I remember an older mother of four teens saying that she’d go back to the infant and toddler time in a heartbeat. At the time I thought, I will NEVER wish for that! And, you know what, I’d go back in a nanosecond. You will too. Just wait. You’ll want to go back in time and tell that mama that she is doing a GREAT job… and you might even stay to do a load of laundry… or six.

twins times two and one more. Michelle has managed, and so will you.

Finally, as my husband reads this over my shoulder, he says longingly, “It goes by so fast!” It won’t seem like it at the time, but it does. Do whatever you can to enjoy the time. Find help, get out, take lots of photos, have a mantra that helps you stay sane, learn about child development so you know why some of the most difficult states (in stereo with twins) are the most necessary!

Michelle blogs at www.twinstimestwo.com where she tries to piece together those lost early memories from mothering two sets of twins and where she tries to record the daily joy and chaos of being a mother of multiples.

HDYDI Link Up Party #51

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Skip to this week’s links | Skip to featured posts | Skip to linkup rulesParenting Link Up Party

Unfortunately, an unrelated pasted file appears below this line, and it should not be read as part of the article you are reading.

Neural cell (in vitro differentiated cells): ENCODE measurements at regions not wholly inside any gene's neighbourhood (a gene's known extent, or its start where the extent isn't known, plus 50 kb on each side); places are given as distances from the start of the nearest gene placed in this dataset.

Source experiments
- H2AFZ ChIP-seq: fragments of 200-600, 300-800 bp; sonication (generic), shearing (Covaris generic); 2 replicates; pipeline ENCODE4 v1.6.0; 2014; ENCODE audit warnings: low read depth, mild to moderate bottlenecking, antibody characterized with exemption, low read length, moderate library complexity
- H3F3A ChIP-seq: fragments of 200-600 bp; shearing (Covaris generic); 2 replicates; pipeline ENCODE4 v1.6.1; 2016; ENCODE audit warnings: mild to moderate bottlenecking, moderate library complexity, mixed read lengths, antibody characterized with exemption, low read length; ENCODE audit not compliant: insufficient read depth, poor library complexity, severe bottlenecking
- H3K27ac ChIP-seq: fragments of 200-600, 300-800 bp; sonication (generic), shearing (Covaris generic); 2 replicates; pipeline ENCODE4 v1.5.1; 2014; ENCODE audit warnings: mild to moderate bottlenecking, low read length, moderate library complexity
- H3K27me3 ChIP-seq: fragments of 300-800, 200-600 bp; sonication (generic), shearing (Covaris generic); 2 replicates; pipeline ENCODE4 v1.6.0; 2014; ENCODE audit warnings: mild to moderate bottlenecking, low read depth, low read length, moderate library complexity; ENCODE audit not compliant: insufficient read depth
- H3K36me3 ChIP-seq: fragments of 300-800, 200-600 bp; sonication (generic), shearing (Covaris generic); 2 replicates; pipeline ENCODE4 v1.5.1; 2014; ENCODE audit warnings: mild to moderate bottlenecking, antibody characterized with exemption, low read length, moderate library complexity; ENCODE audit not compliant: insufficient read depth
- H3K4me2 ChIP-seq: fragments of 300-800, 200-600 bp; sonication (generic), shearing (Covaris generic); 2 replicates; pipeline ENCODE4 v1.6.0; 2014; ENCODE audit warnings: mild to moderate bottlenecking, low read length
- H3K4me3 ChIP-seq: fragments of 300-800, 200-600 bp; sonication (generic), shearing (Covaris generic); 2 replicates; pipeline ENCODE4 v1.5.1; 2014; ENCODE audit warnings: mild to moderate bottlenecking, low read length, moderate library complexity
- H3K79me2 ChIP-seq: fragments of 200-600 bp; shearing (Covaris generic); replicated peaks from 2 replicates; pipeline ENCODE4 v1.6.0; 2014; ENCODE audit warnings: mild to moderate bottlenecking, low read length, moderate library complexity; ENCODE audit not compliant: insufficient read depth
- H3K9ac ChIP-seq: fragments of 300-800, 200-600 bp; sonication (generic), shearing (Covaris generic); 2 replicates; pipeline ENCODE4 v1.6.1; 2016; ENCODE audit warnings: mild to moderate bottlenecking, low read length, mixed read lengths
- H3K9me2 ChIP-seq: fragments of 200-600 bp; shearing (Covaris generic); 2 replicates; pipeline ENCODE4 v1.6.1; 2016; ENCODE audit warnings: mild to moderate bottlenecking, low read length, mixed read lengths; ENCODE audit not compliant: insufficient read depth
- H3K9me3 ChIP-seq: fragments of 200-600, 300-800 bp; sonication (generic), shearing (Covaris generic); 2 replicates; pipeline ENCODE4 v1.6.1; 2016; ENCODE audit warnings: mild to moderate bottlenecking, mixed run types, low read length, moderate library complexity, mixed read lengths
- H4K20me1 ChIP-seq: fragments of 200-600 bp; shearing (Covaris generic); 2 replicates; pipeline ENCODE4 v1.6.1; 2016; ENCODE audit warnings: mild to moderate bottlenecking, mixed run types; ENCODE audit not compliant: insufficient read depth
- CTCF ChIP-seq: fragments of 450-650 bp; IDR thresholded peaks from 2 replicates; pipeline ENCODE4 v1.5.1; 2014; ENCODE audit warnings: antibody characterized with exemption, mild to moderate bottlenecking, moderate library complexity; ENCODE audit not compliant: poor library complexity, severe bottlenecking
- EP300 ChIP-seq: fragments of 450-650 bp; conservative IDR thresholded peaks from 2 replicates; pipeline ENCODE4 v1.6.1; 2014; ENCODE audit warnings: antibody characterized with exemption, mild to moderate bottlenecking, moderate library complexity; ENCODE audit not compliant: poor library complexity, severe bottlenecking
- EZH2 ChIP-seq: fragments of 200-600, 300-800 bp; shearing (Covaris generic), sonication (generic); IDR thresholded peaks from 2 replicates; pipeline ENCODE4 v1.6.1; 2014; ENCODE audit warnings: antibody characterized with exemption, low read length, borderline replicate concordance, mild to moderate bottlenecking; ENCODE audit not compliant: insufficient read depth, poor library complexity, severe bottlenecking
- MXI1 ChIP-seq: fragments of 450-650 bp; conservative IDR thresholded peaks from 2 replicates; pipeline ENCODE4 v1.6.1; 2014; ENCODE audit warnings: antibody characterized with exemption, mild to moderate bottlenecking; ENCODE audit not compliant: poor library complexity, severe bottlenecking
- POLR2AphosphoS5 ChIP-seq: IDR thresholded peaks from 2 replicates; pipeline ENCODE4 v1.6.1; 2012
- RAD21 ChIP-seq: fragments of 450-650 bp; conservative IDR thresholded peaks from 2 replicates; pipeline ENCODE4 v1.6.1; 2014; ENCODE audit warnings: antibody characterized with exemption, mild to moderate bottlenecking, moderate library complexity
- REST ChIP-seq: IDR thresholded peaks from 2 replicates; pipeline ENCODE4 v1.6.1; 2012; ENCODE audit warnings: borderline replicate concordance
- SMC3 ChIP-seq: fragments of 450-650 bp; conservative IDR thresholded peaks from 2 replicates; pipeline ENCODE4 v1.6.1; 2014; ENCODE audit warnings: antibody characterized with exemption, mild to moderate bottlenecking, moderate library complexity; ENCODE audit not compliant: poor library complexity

Last week’s featured posts:

Thanks to all who linked up. We’re looking forward to new posts from all of you this week and welcoming new linkers!

Last week‘s most clicked post was from Ashleigh at Simply Wright. She wrote about a very sticky situation with her daughter’s party and having to uninvite a little girl who was extremely cruel. There was no right answer. What would you have done?

What would you do if your child didn't want an unpleasant classmate at her birthday party?

Point any breastfeeding moms you know to Julie’s post on getting insurance to cover the expenses of a breast pump. She blog at Velvet Rose. My personal recommendation is Medela. Julie even found a program to remind her to order replacement parts.

Julie's done the legwork on ordering your breast pump through insurance.

I liked Mosswood Connections‘ piece on soothing the anxious child. I’ve tried some of their recommendations and found them to be very effective, particularly creating a worry meter to help your child verbalize their feelings.

Ideas for helping your anxious child.

If you were featured above grab our featured button and display it proudly on your blog!